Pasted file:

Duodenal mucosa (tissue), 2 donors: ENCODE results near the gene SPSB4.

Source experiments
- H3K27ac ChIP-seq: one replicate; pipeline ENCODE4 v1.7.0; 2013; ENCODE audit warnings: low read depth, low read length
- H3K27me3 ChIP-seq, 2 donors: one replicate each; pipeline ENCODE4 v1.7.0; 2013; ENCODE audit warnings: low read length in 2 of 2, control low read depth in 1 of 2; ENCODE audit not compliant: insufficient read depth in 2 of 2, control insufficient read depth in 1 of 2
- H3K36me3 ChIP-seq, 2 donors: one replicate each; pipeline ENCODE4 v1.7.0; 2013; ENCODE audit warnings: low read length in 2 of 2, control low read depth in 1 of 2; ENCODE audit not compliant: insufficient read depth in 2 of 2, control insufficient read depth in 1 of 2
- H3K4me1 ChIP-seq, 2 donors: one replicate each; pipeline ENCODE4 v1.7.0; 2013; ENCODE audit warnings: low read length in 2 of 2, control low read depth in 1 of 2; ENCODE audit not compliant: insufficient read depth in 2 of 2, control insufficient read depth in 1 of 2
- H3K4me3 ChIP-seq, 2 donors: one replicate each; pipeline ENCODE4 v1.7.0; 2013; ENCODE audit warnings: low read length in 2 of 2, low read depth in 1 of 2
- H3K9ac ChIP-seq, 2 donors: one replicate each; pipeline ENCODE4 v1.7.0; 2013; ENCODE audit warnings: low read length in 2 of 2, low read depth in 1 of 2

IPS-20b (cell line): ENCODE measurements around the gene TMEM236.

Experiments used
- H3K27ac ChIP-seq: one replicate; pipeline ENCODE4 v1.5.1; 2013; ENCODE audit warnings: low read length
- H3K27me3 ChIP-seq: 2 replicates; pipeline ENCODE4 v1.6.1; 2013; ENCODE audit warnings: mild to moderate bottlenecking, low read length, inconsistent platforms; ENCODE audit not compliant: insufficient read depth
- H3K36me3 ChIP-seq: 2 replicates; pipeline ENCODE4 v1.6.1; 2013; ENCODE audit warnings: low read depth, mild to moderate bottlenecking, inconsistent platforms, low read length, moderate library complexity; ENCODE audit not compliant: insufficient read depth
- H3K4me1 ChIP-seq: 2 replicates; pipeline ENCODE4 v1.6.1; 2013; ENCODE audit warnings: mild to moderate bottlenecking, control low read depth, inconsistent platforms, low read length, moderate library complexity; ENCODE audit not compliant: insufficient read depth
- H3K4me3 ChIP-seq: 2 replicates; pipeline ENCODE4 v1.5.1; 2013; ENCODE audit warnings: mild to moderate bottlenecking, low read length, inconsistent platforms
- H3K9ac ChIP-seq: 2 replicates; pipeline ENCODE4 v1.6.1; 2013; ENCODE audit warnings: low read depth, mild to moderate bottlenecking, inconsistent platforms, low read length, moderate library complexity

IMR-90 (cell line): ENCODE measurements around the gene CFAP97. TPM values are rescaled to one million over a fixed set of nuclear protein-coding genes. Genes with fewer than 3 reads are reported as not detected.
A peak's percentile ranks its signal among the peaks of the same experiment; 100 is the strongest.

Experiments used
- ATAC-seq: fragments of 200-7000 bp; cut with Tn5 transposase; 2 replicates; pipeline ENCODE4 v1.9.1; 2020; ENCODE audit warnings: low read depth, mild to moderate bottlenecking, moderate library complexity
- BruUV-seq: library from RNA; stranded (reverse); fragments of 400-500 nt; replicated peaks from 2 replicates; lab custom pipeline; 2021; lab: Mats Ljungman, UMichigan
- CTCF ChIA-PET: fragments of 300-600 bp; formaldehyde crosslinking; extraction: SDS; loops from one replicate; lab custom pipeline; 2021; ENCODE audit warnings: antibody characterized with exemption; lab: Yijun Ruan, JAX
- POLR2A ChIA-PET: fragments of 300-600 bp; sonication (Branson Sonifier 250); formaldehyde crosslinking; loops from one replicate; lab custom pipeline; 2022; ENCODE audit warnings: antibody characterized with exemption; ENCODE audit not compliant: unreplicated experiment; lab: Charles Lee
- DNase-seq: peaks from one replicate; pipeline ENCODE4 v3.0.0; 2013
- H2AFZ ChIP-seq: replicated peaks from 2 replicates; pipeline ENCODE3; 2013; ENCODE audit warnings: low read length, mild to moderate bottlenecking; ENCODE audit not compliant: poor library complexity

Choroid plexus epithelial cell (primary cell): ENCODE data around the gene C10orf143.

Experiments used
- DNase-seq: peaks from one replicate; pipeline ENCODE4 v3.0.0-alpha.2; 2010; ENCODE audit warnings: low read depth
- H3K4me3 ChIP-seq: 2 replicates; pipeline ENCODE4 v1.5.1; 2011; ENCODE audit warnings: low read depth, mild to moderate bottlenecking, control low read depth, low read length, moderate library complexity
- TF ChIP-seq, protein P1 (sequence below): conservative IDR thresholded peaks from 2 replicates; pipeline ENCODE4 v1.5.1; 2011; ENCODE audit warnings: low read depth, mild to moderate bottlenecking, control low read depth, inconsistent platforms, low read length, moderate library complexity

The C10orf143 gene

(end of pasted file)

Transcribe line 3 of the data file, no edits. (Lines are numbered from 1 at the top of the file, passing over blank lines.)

- H3K27ac ChIP-seq: one replicate; pipeline ENCODE4 v1.7.0; 2013; ENCODE audit warnings: low read depth, low read length